Parting of the Jindo Sea!

It’s a Miracle!

This week I headed down to the very bottom of Korea to join the local people in a special festival! Look at a map- do you remember where South Korea is? Now, do you know which direction is south? I traveled to the southern tip of South Korea to a small island called Jindo. Each spring, Jindo holds an event known as the Miracle Sea Parting Festival. I had heard of the sea parting miraculously in the Bible story about Moses, but I didn’t know that I could ever see it happen with my own eyes!

Hanging out in the middle of the sea with some friends Looking back to shore from the sea People heading out into the seaThere were tons of people collecting seaweed

What tradition did I learn about?

I had a great time at the Miracle Sea Parting Festival! It took a train, a taxi, and two buses to get there, but it was worth the long trip. I loved getting to spend the afternoon joining the local people of Jindo in their celebration.

When I arrived, I could hear the music playing a happy tune and smell the food sizzling at the stands. There were booths representing many places around the world. I got ice cream from a hilarious Turkish man! Later, I ate fresh roasted chestnuts from another food booth. I also had traditional Korean cracker bread, which is hollow and crunchy, filled with delicious brown sugar!

Many people were singing, dancing, playing instruments and dressed in traditional Korean outfits. The music was very upbeat. It was easy to tell that this was a celebration! Drums seem to be the most popular instrument in the traditional Korean music groups. I have always wanted to learn to play the drums. Do you know how to play any instruments?

Once we reached the ocean, many people were gathered and waiting for the sea to part and uncover the sea road. When it is uncovered, the sea road connects Jindo Island to another small island which is almost two miles away! Usually, people have to take a boat to get to the small island. During the sea parting, all you need to do is walk!

There was still a little bit of water on the sea road when I was there. Before going into the ocean, I bought crazy rubber socks which went up past my knees! These kept me dry as I headed into the sea.  Almost everyone in the water had these special socks. Walking in the ocean was neat! The Korean people were thrilled to see foreigners being fully immersed in their tradition.

Why does the community have this tradition?

The Sea Parting Festival started because of an old Korean folktale! One day, tigers came to the island of Jindo. The tigers were very hungry and were looking for a meal. The people of Jindo were afraid of the hungry tigers since they were so dangerous. They hurried to escape the island. Oh no! Poor Grandma Bbong was left behind! She was terrified, so she prayed to the sea god to save her life. The sea god led her to the ocean, where the sea miraculously spilt. She was able to cross the sea and reach her loved ones before the tigers found her. Sadly, Grandma Bbong died from exhaustion in the arms of her loved ones.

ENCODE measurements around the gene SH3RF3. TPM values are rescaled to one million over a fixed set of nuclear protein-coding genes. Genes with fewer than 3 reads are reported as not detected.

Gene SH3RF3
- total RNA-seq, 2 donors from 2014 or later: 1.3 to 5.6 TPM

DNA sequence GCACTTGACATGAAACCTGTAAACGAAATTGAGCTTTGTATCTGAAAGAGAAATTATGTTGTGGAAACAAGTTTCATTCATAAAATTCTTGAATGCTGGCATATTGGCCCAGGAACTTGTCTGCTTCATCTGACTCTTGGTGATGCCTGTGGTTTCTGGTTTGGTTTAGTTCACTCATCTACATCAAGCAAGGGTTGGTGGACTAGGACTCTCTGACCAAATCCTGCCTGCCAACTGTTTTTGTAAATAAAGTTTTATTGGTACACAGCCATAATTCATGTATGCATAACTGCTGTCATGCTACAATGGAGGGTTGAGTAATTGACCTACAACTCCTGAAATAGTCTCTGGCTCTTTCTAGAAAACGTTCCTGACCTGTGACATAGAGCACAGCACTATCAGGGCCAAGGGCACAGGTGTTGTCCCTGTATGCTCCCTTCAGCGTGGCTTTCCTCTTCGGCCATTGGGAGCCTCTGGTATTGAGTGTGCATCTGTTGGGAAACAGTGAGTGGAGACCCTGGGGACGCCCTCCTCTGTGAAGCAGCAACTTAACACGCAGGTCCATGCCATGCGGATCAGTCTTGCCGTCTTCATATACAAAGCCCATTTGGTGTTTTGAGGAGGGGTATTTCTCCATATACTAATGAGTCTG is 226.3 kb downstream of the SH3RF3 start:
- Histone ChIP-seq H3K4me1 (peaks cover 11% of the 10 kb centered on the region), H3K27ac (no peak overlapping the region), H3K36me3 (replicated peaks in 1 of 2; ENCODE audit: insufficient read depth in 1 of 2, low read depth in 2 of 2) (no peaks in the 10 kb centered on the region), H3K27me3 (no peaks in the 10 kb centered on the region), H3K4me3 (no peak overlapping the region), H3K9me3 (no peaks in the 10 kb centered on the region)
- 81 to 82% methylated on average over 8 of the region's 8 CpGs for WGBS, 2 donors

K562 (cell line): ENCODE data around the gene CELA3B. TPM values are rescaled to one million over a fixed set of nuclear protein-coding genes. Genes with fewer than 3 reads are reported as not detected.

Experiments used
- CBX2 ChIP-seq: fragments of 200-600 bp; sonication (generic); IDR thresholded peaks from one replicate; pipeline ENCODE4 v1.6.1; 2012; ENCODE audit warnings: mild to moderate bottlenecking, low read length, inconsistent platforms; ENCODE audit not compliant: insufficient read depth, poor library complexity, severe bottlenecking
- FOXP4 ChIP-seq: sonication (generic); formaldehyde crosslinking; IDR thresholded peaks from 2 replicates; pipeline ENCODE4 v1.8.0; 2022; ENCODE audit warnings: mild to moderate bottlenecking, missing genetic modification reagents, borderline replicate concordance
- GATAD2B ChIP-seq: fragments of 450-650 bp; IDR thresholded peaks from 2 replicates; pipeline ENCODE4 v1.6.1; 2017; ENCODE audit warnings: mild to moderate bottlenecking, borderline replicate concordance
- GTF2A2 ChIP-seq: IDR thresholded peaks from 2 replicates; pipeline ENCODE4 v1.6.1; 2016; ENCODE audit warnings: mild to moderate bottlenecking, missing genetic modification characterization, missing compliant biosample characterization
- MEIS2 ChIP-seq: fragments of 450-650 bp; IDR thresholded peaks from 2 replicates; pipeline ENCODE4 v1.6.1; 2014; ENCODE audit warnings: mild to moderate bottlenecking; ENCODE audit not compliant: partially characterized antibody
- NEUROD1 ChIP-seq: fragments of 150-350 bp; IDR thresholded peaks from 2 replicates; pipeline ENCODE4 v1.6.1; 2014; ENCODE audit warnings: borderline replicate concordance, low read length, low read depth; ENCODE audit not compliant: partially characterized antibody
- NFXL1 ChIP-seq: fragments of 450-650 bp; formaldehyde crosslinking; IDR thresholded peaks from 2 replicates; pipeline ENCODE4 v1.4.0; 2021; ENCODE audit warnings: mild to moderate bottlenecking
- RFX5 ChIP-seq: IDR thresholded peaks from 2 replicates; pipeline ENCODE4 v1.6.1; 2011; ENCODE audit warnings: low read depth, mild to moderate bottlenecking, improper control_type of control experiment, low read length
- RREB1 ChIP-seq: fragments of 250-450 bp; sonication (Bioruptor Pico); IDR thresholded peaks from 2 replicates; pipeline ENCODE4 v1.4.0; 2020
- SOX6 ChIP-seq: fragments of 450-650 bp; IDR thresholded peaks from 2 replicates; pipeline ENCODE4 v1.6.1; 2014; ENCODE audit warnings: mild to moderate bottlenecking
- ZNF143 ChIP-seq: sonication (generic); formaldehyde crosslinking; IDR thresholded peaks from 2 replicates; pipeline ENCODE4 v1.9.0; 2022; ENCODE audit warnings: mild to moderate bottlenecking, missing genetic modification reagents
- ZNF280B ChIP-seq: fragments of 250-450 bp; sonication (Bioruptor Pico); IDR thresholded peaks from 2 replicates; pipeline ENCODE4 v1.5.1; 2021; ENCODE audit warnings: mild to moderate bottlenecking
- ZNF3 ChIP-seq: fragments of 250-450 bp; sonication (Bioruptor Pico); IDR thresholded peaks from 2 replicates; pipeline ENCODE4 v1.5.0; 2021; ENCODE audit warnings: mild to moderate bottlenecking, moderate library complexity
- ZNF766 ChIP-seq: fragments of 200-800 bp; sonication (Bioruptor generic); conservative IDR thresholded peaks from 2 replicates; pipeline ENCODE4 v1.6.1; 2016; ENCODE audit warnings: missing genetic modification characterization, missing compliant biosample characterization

A statue of Grandma Bbong and a ferocious tiger can be seen at the start of the sea road. The Sea Parting Festival is a great way to honor Grandma Bbong. The dances and music at the festival are an exciting way to celebrate the history and culture of Jindo.  These days, the festival is full of life! History and current life are both included in the festivities.

Do you like to eat seafood? In Korea, seafood is very popular. Why do you think that is? I’ll give you a hint- look at a map of Korea again. Did you notice that most of the country’s border touches water? Jindo is an island, which means that all of its borders are water! No wonder they eat so much seafood in Korea, they are surrounded by the sea!

At the sea parting festival I saw many people collecting food from the sea. Most people were gathering seaweed. Have you even eaten seaweed? I think it is delicious! Other people were collecting clams, while others were out in their boats fishing. These things happen year-round, but during the sea parting, it is an especially good time to head to the ocean. Many of the rocks that are usually under water are exposed. Also, the sea road allows people to walk into the ocean, where they can collect food they wouldn’t normally be able to reach. Having more than enough food is definitely worth celebrating!

Is this tradition connected to its environment? How?

A man laying is seaweed out to drySome musicians in vibrant clothing Some people prefered to wait on the shore

Okay everyone, I have a confession. The sea parting isn’t actually a miracle. The Jindo sea parting is a result of natural forces, but it’s still cool anyways, isn’t it? The sea road is uncovered when the ocean water reaches an unusually low level during one of its tides. Usually, the road is covered by water too deep to walk through. It is only a few days out of the year when the water gets low enough to see the sea road. Tides occur all over the planet, due to the Earth’s gravitational pull with the moon. So, this tradition is all about its environment! The festival is held each year, but the date is scheduled according to the tides. You wouldn’t want to have a miracle sea parting festival if the sea didn’t really part “miraculously”!

I was lucky to be in Korea during the Sea Parting Festival! Living here and learning about day to day life has been a great experience, but my favorite thing to do is to experience the culture through special events. It is so fun to see what and how the Korean people celebrate! Every culture has its own traditions. If you ever have the opportunity to see a different culture’s way of celebrating, please go! I promise you will learn something new and hopefully you will have a great time!

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